Texas: A Lone Star History

While Texas history is sometimes deemed mythical, even epic, it is a unique story, full of rich details. Distinguished not only by its size, Texas is also known for its natural resources, varied landscapes, and the many faces of its people. First inhabited by Indian tribes, Texas played host to Spanish explorers, who built a network of missions and presidios in the 16th century. Yet Texas attracted few settlers until the westward expansion of the United States, which brought many Americans and Europeans to the area in search of land. These settlers, who lived briefly under Spanish, then Mexican rule, fought and won their independence from Mexico in 1836. The distinct period of the independent Republic of Texas lasted nearly a decade before Texas was admitted as the 28th state in 1845. Today Texans work in mining, manufacturing, trade, banking, aeronautics, agriculture, ranching, fishing, chemical and oil refining, and computer and electronics research and manufacturing. This portfolio traces Texas history through facsimiles of old maps, posters, photographs, diary pages, treaties, letters and other primary sources, many reproduced in their original sizes. Through these historical documents, essays, and the detailed timeline, your reader can become an eyewitness to the rich diversity and culture that makes Texas a great state. This portfolio includes a Study Guide with reproducible student activities. 6 Illustrated Broadsheet Essays: * Native Americans, Explorers, and the Land * Spain and Mexico: 1718-1835 * The Republic, the Union, and the Confederacy: 1836-1865 * Reconstruction and Settlement: 1865-1880 * New Industries, Changing Populations, and Governmental Reforms: 1876-1900 * Texas in the Twentieth Century 15 Primary Source Documents: * De Pineda map of Gulf of Mexico, 1519 * Map of Gulf of Mexico, 1705 * Burr map of Texas, 1834 * Poster, "Benefit for the Relief of the Texians," 1836 * Travis's appeal to the "People of Texas and all Americans" * Letter from Santa Anna to Sam Houston, 1836 * Seguin's I.O.U to Navarro, 1837 * The Diary of Mary Austin Holley * Handbill, "Texan Universal Pills," 1838 * Treaty of Tehuacana Creek, 1844 * Letter from Santa Anna to H. A. McArdle, 1874 * Testimony of Susanna Dickenson Hannig, 1876 * Poster, "The Discovery of Oil" * Letter from Quanah Parker to Governor Thomas Campbell, 1909 * Poster, Miriam Ferguson's 1926 campaign for governor, and handbill from opponent Jane McCallum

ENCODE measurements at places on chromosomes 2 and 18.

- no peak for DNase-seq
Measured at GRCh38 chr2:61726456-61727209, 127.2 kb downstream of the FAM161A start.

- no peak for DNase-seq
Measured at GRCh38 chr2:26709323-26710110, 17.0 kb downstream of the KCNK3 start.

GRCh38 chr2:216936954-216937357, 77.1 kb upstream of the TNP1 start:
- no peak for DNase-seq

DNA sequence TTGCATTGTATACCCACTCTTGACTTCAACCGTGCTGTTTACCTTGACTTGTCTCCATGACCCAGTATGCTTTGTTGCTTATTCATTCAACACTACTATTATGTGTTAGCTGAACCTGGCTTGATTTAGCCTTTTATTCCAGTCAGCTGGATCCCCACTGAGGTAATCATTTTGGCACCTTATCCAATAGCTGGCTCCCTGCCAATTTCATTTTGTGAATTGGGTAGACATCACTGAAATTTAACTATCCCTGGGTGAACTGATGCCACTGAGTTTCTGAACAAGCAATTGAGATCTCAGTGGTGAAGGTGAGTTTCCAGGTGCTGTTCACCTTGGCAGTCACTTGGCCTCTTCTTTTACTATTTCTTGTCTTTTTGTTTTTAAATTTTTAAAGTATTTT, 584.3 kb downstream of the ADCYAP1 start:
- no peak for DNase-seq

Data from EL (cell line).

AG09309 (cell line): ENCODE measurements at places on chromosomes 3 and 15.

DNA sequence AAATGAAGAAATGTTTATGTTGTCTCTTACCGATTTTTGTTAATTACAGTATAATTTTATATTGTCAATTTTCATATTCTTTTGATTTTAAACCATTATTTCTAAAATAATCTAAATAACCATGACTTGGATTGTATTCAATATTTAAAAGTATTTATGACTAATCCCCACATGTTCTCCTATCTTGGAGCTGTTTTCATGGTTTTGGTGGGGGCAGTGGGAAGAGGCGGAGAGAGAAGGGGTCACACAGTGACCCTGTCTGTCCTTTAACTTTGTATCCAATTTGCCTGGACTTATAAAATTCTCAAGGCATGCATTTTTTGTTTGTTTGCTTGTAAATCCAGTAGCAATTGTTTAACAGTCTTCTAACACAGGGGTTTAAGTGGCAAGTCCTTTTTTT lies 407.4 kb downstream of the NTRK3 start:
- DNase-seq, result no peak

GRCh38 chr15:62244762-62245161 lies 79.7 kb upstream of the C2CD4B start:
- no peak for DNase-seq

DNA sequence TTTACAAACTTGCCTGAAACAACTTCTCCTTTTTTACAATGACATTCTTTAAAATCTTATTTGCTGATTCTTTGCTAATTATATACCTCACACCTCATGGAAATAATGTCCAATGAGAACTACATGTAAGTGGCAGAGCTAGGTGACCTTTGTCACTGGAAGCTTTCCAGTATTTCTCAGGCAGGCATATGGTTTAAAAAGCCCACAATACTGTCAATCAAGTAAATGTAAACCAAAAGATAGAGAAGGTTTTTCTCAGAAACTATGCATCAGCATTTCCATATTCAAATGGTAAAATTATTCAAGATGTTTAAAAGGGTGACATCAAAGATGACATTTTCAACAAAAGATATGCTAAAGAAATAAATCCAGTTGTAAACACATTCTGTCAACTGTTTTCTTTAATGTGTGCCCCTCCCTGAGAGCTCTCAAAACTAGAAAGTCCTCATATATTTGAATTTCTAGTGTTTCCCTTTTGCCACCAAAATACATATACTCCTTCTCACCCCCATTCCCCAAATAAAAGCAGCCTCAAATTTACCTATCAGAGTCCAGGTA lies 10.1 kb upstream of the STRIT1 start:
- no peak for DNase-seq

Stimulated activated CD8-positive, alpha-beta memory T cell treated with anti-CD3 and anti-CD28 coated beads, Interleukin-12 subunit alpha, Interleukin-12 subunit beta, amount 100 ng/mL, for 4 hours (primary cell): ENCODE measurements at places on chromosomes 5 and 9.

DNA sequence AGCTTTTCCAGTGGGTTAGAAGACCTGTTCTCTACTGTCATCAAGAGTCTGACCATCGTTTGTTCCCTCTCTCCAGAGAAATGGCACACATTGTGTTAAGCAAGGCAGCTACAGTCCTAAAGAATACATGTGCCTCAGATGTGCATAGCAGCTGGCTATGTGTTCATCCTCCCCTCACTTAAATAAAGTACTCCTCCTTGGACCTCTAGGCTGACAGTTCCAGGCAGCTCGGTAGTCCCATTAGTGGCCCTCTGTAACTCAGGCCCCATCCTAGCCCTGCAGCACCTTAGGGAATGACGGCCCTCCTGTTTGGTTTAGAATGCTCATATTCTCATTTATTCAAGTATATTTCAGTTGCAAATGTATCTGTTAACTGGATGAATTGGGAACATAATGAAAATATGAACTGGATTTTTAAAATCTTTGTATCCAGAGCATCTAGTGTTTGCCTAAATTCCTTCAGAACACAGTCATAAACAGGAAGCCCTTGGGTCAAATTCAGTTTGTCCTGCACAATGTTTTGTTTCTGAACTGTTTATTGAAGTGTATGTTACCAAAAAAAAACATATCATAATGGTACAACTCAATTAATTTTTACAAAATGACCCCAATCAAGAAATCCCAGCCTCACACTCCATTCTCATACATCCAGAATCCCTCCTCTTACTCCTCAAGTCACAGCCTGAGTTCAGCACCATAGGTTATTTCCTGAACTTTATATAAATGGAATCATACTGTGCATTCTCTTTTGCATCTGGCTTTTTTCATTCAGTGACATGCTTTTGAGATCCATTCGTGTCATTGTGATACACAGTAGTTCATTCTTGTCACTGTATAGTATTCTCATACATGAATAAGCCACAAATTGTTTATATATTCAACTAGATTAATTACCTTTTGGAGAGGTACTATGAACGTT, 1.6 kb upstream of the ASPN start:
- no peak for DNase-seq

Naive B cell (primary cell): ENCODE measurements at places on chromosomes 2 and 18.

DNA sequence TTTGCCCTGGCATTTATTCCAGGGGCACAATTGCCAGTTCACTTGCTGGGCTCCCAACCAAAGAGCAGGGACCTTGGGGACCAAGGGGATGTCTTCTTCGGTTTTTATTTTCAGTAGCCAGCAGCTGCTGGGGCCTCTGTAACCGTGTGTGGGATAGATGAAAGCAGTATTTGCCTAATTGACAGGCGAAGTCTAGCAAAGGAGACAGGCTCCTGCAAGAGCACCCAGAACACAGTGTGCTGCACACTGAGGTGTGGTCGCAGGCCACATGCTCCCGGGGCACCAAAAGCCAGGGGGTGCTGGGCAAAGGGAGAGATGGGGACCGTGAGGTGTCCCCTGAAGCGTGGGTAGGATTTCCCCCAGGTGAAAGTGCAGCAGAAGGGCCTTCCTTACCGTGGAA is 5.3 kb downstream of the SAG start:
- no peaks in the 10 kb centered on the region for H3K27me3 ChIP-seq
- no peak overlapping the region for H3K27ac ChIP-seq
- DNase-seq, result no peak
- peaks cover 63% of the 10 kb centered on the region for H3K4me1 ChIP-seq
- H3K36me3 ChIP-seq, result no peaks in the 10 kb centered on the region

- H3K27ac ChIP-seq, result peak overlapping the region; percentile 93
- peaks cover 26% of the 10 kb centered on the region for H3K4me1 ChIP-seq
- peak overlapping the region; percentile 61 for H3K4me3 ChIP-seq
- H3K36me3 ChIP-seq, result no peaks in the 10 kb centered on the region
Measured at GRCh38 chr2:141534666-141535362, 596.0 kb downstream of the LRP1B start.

Product type: Primary Source Portfolio
ISBN: 978-1-5669-6101-1
Author: Rebecca Spears Schwartz
Copyright: 1995
Reading Level: Grades 4-7
Interest Level: Grades 4-7
Dimensions: 14" x 9 1/4"